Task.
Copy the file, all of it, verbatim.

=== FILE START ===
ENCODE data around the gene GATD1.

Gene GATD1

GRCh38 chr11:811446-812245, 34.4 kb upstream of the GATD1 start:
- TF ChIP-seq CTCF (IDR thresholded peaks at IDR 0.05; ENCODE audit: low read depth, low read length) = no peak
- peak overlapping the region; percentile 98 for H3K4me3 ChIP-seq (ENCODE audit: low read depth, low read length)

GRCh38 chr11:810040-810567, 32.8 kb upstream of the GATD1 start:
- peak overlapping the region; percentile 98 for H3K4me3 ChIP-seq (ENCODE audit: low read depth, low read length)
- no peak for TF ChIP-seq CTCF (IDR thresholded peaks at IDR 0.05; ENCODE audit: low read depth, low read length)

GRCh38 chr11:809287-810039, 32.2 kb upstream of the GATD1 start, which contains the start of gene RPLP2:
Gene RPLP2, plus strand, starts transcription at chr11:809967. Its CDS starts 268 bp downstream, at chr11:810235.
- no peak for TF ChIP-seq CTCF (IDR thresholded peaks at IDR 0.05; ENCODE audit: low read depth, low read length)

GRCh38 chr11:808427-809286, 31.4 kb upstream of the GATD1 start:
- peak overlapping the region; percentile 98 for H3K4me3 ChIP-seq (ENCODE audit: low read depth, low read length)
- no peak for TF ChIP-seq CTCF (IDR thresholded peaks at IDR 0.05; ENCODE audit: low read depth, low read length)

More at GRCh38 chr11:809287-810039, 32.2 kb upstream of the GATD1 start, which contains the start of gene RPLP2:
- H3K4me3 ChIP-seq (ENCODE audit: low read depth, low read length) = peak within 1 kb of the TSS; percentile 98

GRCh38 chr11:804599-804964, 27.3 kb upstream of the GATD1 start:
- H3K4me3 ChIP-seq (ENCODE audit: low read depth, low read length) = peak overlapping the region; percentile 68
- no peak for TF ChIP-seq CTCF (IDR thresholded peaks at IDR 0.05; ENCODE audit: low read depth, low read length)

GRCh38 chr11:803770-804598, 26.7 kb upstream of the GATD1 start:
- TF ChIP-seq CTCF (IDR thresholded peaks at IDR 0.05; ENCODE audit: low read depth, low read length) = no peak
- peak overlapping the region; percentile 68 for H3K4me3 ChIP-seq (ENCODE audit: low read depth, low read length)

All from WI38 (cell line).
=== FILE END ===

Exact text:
ENCODE data around the gene GATD1.

Gene GATD1

GRCh38 chr11:811446-812245, 34.4 kb upstream of the GATD1 start:
- TF ChIP-seq CTCF (IDR thresholded peaks at IDR 0.05; ENCODE audit: low read depth, low read length) = no peak
- peak overlapping the region; percentile 98 for H3K4me3 ChIP-seq (ENCODE audit: low read depth, low read length)

GRCh38 chr11:810040-810567, 32.8 kb upstream of the GATD1 start:
- peak overlapping the region; percentile 98 for H3K4me3 ChIP-seq (ENCODE audit: low read depth, low read length)
- no peak for TF ChIP-seq CTCF (IDR thresholded peaks at IDR 0.05; ENCODE audit: low read depth, low read length)

GRCh38 chr11:809287-810039, 32.2 kb upstream of the GATD1 start, which contains the start of gene RPLP2:
Gene RPLP2, plus strand, starts transcription at chr11:809967. Its CDS starts 268 bp downstream, at chr11:810235.
- no peak for TF ChIP-seq CTCF (IDR thresholded peaks at IDR 0.05; ENCODE audit: low read depth, low read length)

GRCh38 chr11:808427-809286, 31.4 kb upstream of the GATD1 start:
- peak overlapping the region; percentile 98 for H3K4me3 ChIP-seq (ENCODE audit: low read depth, low read length)
- no peak for TF ChIP-seq CTCF (IDR thresholded peaks at IDR 0.05; ENCODE audit: low read depth, low read length)

More at GRCh38 chr11:809287-810039, 32.2 kb upstream of the GATD1 start, which contains the start of gene RPLP2:
- H3K4me3 ChIP-seq (ENCODE audit: low read depth, low read length) = peak within 1 kb of the TSS; percentile 98

GRCh38 chr11:804599-804964, 27.3 kb upstream of the GATD1 start:
- H3K4me3 ChIP-seq (ENCODE audit: low read depth, low read length) = peak overlapping the region; percentile 68
- no peak for TF ChIP-seq CTCF (IDR thresholded peaks at IDR 0.05; ENCODE audit: low read depth, low read length)

GRCh38 chr11:803770-804598, 26.7 kb upstream of the GATD1 start:
- TF ChIP-seq CTCF (IDR thresholded peaks at IDR 0.05; ENCODE audit: low read depth, low read length) = no peak
- peak overlapping the region; percentile 68 for H3K4me3 ChIP-seq (ENCODE audit: low read depth, low read length)

All from WI38 (cell line).